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"I actually have a pretty good collection of Arms Control Today, which I have read throughout my career. It's one of the few really serious publications on arms control issues."
– Gary Samore
Former White House Coordinator for Arms Control and WMD Terrorism
Project for the Comprehensive Test Ban Treaty

Project for the CTBT Blog

The Project for the CTBT aims to support and coordinate the work of NGOs and policy, scientific and security experts in order to provide the public and policy-makers with sound information and analysis about the Comprehensive Test Ban Treaty. The following updates provide news and analyses on the status of the treaty and work of the CTBT Organization. To receive these by email, subscribe to our regular updates list.

Quick References:

  • Congressional Republicans Seek to Cut CTBTO Funds
    March 7, 2017
    Sen. Tom Cotton (R-Ark.) and Rep. Joe Wilson (R-S.C.) introduced legislation on February 7 to limit all funding for the Comprehensive Test Ban Treaty Organization (CTBTO), except for its International Monitoring System (IMS).
  • NNSA Sponsors Test Monitoring Symposium
    December 15, 2016
    U.S. Secretary of Energy Dr. Ernest Moniz and Executive Secretary of the Comprehensive Test Ban Treaty Organization Dr. Lassina Zerbo headlined a November 30 National Nuclear Security Administration (NNSA) symposium on Capitol Hill, which displayed the increasingly sophisticated array of United States and international nuclear test monitoring equipment and technology.
  • Senate Committee on Foreign Relations Hearing on CTBT UN Resolution
    November 14, 2016
  • UN Security Council Resolution 2310 Adopted
    September 24, 2016
    On September 23, the UN Security Council adopted Resolution 2310, which reaffirmed the international moratorium on nuclear weapon testing. The resolution followed a September 15 statement by the permanent five members of the UN Security Council committing not to defeat “the object and purpose” of the Comprehensive Test Ban Treaty (CTBT) as required under customary international law. It also acknowledged the value of the Comprehensive Test Ban Treaty Organization’s International Monitoring System.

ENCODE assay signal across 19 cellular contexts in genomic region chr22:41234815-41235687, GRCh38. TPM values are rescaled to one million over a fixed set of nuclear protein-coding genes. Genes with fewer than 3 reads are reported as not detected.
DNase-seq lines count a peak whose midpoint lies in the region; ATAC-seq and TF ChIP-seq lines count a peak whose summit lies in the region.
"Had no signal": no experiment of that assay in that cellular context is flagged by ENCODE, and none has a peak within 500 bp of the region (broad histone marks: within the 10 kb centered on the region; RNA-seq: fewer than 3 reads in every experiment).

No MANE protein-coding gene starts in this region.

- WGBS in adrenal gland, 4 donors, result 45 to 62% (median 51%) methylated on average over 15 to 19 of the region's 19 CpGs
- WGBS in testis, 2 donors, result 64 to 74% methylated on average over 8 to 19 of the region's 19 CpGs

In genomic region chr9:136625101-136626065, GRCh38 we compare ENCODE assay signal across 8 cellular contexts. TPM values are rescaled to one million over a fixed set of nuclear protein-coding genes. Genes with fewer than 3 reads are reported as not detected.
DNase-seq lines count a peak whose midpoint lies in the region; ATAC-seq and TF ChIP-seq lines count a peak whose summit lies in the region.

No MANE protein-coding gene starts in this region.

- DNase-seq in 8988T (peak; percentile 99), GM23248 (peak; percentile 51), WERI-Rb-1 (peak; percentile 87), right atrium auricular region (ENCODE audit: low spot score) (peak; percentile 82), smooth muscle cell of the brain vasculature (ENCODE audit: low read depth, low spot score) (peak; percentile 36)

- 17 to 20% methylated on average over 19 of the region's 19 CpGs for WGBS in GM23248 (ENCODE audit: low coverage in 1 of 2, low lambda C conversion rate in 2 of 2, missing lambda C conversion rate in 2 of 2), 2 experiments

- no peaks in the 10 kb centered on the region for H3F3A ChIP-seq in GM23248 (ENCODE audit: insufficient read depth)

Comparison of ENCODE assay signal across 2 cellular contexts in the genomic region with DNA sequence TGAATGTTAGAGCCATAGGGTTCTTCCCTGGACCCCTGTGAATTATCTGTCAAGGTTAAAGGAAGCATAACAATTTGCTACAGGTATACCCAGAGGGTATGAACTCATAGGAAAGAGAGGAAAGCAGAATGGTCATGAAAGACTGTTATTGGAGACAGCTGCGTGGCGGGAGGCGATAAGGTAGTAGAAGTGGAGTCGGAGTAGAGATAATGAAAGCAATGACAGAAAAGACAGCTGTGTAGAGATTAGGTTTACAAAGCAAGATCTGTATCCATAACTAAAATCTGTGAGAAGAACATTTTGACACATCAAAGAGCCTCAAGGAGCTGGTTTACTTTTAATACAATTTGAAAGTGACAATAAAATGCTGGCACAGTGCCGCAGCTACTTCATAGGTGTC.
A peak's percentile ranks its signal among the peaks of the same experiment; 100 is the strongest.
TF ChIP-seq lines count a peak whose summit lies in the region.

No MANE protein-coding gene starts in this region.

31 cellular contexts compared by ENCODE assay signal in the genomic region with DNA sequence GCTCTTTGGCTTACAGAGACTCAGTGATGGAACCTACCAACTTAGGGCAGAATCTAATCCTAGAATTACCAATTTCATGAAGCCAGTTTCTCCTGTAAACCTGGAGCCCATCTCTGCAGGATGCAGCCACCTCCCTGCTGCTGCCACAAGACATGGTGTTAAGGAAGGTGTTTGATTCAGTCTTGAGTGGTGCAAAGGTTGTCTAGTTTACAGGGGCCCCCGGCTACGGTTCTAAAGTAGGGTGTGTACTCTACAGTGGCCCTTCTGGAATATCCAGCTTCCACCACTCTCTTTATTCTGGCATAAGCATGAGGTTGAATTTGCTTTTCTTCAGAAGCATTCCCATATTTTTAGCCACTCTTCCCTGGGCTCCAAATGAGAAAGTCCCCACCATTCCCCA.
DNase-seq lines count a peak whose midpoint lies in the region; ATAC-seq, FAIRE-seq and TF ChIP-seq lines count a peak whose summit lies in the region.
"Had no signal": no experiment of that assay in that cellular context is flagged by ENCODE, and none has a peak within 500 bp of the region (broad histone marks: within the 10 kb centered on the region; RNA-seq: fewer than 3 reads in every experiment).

• 20 Years Later: United States, Japan, and Kazakhstan Reaffirm Support For The CTBT
    September 13, 2016
    The Stimson Center and the Arms Control Association hosted a panel discussion about the history and progress of the Comprehensive Test Ban Treaty (CTBT) 20 years after it was signed on September 24, 1996. To date, 183 states have signed the treaty.
  • North Korea's Fifth Nuclear Test
    September 9, 2016
    North Korea conducted its fifth and most powerful nuclear test on September 8. The test was met with international condemnation and calls for increased sanctions on North Korea.
  • Key Takeaways from the Senate Hearing on the CTBT UNSCR Initiative
    September 8, 2016
    The first Senate Committee on Foreign Relations hearing dealing with the Comprehensive Test Ban Treaty (CTBT) in over a decade took place on September 7.
  • The Debate Over Obama’s UNSCR Proposal
    August 17, 2016
    U.S. President Barack Obama is seeking approval for a UN Security Council resolution to reinforce the norm against nuclear testing, in a move that would coincide with the 20th anniversary of the Comprehensive Test Ban Treaty (CTBT), which the United States signed in 1996.
  • Pakistan and a Bilateral Non-Testing Agreement With India
    August 16, 2016
    On Aug. 12, Pakistan announced at a press briefing that it is "prepared to consider translating its unilateral moratorium [on nuclear testing] into a bilateral arrangement on non-testing with India."
  • Collisions: A Captivating Virtual Reality Warning on Nuclear Weapons
    August 5, 2016
    August 5 marks the anniversary of the signing of the Partial Test Ban Treaty, which prohibited the testing of nuclear weapons in outer space, underwater, or in the atmosphere. This treaty was signed by representatives of the United States, the Soviet Union, and the United Kingdom, marking an important first step towards controlling and ceasing the harmful results of nuclear testing, such as the tests by the United Kingdom in Western Australia.

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